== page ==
The result is that China has transitioned from a country with no capacity to absorb imports and an economy 100% based on export-driven growth—to a country with a middle-class market comparable to the US.  One indication of the transition is the sudden appearance of Chinese tourists everywhere in the West.

That change has many consequences.  For growth, it means that the Chinese are acutely dependent on prosperity in the West for continuing growth of such a huge economy.  For intellectual property, it means that the Chinese have as much to defend as we do.  For imports, it means that the Chinese middle-class has as much interest in western goods as it does in western travel.  And the Chinese are now supporting their currency rather than undervaluing it.

All of that means that—though negotiation with China will certainly not be easy—there is a common interest recognized by all parties.  This is already happening in particular domains, such as financial services.  The world is ready for a historic step—international trade agreements opening China as a major economy and preparing for an era of worldwide growth to the benefit of all parties.  That’s what we are torpedoing with the trade wars, undermining the necessary trust between participants.

Regardless of what we think we’re negotiating, the trade wars mean we’re giving up on access to the biggest economy in the world, growing at 6%, in favor of protected industries at home.  Trade wars are not like real wars in one important respect—we have limited control of the results from the agreement we reach.  People will still have to buy the stuff, and industries have many ways of avoiding a result that no one wants.   An agreement reached (as the Chinese have said) with a knife at the throat is unlikely to bear fruit.  “Winning” in Trump’s sense has little to do with this situation.  And the “it’s no fun winning unless everyone else loses” attitude is a proven recipe for disaster—for us.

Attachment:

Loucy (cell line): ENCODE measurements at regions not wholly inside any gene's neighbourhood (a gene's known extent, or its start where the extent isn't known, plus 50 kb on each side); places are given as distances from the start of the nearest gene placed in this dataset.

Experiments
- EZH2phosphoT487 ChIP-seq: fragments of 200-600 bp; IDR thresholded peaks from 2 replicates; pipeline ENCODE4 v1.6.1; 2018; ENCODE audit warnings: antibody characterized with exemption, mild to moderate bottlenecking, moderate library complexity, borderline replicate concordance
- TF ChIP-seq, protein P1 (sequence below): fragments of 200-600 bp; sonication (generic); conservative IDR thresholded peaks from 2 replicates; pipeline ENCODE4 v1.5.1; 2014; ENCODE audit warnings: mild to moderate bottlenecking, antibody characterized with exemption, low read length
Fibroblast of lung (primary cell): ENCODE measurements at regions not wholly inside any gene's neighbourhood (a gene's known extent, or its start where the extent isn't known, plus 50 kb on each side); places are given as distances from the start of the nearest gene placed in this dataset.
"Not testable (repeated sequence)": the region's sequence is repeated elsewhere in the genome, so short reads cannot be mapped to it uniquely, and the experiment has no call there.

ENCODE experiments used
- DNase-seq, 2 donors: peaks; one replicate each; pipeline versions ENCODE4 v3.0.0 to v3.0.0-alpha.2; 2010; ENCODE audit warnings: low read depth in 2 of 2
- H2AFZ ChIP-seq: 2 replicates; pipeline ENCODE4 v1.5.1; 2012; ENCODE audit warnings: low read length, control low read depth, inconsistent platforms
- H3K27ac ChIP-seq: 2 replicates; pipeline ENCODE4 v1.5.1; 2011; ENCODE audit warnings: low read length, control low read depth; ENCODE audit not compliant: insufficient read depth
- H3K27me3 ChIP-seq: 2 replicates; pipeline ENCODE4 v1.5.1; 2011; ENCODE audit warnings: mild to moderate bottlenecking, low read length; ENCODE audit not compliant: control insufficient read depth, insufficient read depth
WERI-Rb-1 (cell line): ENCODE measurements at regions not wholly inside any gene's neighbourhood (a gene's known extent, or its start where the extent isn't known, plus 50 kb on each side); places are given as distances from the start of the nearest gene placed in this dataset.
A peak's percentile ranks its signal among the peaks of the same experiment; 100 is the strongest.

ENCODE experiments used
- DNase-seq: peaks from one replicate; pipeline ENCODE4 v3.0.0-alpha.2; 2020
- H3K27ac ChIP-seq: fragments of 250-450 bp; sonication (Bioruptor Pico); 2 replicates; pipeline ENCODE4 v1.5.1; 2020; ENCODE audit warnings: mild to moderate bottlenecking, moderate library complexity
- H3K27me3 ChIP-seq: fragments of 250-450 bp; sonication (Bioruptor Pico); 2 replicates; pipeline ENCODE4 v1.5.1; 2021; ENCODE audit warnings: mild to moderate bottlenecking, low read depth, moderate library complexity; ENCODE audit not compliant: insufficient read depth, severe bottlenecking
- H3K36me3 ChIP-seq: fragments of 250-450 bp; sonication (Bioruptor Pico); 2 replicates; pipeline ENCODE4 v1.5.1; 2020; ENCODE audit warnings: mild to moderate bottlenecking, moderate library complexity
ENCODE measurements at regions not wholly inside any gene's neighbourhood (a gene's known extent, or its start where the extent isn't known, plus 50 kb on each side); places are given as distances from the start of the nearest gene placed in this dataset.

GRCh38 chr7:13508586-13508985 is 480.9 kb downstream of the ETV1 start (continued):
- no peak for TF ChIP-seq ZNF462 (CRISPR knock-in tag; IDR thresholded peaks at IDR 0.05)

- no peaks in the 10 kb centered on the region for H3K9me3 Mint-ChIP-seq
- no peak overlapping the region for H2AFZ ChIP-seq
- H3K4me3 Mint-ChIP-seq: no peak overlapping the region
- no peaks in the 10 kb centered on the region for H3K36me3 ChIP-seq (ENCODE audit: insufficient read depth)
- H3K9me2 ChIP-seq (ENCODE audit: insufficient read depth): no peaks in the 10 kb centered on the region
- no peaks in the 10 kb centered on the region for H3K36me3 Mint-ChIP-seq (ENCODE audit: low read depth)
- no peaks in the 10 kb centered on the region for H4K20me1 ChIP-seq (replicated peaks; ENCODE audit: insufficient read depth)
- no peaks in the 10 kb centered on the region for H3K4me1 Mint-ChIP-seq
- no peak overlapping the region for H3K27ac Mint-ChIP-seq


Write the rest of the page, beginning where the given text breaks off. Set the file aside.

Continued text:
If we look toward the future, we are not going to make China go away as a world power—and it’s not to our advantage to do so.  And it’s certainly delusional to think they are just a bunch of cheats whose only talent is in stealing from us.  If we want to be successful, we need to build upon our strengths.  China is a legitimate challenger technologically, and we will fall behind if we don’t recognize what those strengths actually are.  There was one such list of strengths in the NYTimes today;  here we’ve also given a more technology-oriented list.  Many of those items are at-risk in the current anti-science and xenophobic environment.

We should recognize that if we play our cards right, the value of our openness and democratic structures cannot be overestimated, compared with China’s authoritarian regime.   (One can even argue that China’s enormous growth was largely in spite of, rather than because of, its central authority, and that Xi is tightening the screws.)  I’m old enough to remember when we worried about Japan overtaking us, through their disciplined, top-down economy.  There was even a moment where they too had a central technology plan that was going to leave us far behind.   That never happened, and the dynamism of what we represent continued to reinvent itself in the many decades that followed.

And the whole world got richer.  That should be our future also.

3 thoughts on “Losses of War

  1. Pingback: Nationalism and Divisiveness | on the outside

  2. Pingback: Don’t Pretend This Election is Normal | on the outside

  3. Pingback: Getting Productive with China | on the outside